My wife and I have always shared the cooking chore. When our boys were young and she was in college, or later in our parenting life when she was at work, I would make a concoction the boys called Frankenchicken – chicken mixed with anything we had left over in the fridge. It was sometimes great, but it was never bad. And, of course, it was never the same twice.
I am, I must admit, an acceptable cook of simple dishes. No recipes, mind you. Just stuff I make up. I’m a guy. I have not read directions in 60+ years, and I don’t plan to begin now.
So, other guys, here is an uninspired recipe that is simple and sure to please:
Spaghetti and Meatballs (Serves 1 – 10, depending on how many people you want to feed or how many days in a row you want to eat spaghetti and meatballs.)
- 1-4 bags of frozen meatballs (angus, turkey, pork, Italian). If you can’t decide which to buy, then purchase whatever is on sale or, better yet, grab a variety. It’s all good.
- 2-3 jars of expensive marinara sauce. I honestly don’t know what marinara sauce is, but by looking briefly at the ingredients and through the glass jar, I think it’s halfway between ketchup and salsa. I know that “real” spaghetti sauces are on the store shelves, but there are far too many varieties to choose from; therefore, expensive, small-batch marinara is my go-to. That’s my reason. It makes sense to me.
- 1 full box of half-length angel hair pasta
- Butter or olive oil (something slippery)
- Wake up.
- Plug in the crock pot.
- Set on low, medium, or high depending on whether this is for lunch or supper.
- Open the bags of meatballs and the jars of overpriced marinara.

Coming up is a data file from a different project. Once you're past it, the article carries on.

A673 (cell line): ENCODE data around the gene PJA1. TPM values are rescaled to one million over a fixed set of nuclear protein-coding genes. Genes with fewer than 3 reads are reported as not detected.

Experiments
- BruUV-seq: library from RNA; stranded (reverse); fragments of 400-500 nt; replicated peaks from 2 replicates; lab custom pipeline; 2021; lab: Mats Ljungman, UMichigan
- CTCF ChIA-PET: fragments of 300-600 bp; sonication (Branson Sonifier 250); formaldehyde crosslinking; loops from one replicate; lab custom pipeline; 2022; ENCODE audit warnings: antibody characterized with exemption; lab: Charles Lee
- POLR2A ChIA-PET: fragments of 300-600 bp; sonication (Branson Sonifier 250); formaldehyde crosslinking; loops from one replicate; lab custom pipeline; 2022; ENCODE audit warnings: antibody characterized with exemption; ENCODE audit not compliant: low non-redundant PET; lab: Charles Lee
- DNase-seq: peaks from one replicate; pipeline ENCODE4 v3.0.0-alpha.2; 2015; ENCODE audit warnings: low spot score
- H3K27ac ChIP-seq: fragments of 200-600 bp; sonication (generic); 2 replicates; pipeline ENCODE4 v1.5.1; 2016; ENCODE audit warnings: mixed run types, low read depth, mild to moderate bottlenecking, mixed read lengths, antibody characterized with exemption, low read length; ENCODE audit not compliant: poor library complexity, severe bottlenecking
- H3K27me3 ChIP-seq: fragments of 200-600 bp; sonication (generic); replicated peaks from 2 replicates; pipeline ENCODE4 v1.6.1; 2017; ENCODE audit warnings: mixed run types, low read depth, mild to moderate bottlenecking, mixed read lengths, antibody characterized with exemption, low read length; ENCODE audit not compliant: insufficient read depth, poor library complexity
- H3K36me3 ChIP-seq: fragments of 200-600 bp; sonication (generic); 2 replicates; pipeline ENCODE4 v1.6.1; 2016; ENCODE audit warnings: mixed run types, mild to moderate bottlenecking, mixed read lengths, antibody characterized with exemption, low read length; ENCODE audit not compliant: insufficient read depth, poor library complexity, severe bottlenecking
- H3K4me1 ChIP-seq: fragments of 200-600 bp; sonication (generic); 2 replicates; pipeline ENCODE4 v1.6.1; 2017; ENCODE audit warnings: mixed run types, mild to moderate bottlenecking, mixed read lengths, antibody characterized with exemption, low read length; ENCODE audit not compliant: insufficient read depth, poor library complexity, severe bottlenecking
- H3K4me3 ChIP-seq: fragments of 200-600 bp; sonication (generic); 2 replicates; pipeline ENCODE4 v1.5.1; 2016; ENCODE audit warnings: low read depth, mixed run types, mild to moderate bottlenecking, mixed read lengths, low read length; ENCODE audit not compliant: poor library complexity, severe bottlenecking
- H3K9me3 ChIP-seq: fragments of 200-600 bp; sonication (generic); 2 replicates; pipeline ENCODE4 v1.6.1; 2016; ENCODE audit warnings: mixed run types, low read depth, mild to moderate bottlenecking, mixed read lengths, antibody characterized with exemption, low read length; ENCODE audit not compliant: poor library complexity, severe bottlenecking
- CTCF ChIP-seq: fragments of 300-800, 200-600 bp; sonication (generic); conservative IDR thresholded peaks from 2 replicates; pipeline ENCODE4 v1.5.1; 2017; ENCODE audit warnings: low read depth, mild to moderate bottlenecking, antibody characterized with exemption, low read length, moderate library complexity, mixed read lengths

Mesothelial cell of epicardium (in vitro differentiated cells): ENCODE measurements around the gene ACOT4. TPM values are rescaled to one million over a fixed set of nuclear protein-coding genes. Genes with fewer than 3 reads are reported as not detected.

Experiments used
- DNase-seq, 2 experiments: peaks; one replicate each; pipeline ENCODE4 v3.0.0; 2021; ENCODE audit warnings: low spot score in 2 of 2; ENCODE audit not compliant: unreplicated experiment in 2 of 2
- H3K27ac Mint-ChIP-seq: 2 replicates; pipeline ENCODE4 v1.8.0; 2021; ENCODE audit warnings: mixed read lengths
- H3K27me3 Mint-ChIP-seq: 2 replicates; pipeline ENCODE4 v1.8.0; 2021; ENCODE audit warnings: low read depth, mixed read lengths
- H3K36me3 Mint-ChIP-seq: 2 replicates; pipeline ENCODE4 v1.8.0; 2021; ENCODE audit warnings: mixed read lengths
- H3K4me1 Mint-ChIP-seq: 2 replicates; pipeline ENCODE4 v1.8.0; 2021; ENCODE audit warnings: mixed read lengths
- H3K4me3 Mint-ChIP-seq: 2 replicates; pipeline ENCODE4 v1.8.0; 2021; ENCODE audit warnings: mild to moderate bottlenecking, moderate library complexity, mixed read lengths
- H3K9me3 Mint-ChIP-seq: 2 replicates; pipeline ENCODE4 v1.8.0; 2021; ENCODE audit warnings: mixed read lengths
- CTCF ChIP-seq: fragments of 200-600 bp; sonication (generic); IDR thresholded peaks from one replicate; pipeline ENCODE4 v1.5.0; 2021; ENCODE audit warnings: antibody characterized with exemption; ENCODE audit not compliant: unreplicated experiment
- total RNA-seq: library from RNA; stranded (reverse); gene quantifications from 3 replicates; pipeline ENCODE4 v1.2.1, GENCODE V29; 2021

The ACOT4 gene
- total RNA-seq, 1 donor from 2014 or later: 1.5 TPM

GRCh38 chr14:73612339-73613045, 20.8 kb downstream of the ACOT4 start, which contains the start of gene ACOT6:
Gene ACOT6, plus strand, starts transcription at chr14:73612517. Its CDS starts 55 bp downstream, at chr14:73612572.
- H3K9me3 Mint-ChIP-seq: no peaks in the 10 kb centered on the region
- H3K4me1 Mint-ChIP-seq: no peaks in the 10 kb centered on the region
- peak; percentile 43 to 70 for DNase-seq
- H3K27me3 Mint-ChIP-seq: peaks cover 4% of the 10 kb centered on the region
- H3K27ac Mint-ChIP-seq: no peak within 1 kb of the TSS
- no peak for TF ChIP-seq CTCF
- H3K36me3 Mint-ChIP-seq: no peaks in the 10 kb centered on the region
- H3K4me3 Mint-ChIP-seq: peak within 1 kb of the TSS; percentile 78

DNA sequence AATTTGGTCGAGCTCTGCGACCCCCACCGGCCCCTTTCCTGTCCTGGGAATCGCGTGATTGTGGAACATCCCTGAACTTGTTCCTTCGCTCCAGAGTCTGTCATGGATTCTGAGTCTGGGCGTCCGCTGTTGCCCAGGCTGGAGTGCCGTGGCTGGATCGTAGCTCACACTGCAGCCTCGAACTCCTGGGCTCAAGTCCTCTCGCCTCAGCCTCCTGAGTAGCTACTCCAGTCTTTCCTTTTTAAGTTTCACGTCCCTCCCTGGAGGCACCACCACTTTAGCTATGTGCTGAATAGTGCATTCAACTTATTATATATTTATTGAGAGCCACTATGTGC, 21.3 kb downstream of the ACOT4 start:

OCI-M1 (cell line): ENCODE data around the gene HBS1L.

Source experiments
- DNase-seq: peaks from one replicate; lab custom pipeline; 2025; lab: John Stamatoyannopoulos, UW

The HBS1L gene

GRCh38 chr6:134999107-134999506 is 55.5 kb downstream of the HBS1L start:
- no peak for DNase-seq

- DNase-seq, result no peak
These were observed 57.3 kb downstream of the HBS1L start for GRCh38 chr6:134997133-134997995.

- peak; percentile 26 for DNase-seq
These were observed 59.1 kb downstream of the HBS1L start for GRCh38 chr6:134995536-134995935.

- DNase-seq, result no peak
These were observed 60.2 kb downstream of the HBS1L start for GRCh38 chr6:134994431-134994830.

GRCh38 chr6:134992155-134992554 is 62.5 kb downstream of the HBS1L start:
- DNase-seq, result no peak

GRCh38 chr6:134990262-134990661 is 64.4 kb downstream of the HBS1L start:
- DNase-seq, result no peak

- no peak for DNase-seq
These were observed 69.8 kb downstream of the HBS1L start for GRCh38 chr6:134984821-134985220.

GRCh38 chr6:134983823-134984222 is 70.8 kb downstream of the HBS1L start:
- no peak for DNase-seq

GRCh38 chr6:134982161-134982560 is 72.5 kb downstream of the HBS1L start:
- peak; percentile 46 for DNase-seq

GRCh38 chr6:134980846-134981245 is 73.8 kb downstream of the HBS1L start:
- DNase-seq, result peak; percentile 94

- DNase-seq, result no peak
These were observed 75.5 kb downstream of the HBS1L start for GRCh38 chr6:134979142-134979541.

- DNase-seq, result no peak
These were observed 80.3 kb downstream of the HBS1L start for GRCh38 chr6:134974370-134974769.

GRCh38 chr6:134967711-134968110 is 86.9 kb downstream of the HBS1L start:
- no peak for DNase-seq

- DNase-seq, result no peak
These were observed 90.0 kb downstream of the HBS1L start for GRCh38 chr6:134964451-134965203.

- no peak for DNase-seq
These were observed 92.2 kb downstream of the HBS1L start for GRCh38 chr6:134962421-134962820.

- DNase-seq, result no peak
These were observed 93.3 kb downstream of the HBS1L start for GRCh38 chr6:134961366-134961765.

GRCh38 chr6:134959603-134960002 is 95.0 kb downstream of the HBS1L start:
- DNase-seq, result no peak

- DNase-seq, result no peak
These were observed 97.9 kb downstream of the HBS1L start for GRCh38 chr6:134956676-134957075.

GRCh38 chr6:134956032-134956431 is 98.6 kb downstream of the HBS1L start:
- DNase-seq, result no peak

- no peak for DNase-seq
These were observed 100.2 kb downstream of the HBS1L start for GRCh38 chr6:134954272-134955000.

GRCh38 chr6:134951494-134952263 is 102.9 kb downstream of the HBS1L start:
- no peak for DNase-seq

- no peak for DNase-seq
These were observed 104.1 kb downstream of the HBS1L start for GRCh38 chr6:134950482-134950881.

- Pour meatballs and sauce into the crock pot and mix it around with anything big (and clean).
- I don’t know why, but I stir the crock pot occasionally; although, it probably doesn’t matter if you play 18 holes and don’t stir at all because the crock pot seems to do its thing with or without help.
- Cook until done. The only consequence I have found for overcooking the sauce and meatballs is the crock pot is harder to clean. It tastes the same.
- When the sauce and meatballs are ready, boil water in a big pot. No, I don’t know how much water. Whatever you think is enough to cover the pasta.
- Add to the water whatever amount of olive oil and/or real butter you think will keep the pasta from sticking together. I have done both the “and” and the “or.” Again, it tastes exactly the same in the end. If you forget this step, you can add olive oil and/or butter to the strained pasta; however, you can add too much oil at this step. You can never add too much butter. To anything.
- Stir the entire box of half-length angel hair pasta into the pot because it’s easier to throw the empty box away than it is to close the box and put it back in the cupboard. And it’s usually a shorter walk to the kitchen trashcan than to the pantry.
- The only tricky part is figuring out when the pasta is cooked (10-15 minutes? Truthfully, I never time it). I have done the “throw it against the wall” test, which impressed my sons, but I prefer tasting it. Unfortunately, if you don’t cook the pasta long enough or if you cook it too long, it tastes the same kind of rubbery. This is the only time in the process that you need to stay on top of things. Just keep tasting it until it’s not stuck together or rubbery. Yes, the boiling water is hot. Either work through it or work around it.
- Strain the pasta in a colander.
- I have eaten spaghetti at least two meals a day for nearly a week straight. Like lasagna and chili, it just gets better in the fridge.
Accessorize your spaghetti with good parmesan, warm bread (probably Italian or French), and a nice bottle of wine. Don’t skimp here. All our local grocery chains have excellent selections. Enjoy!!!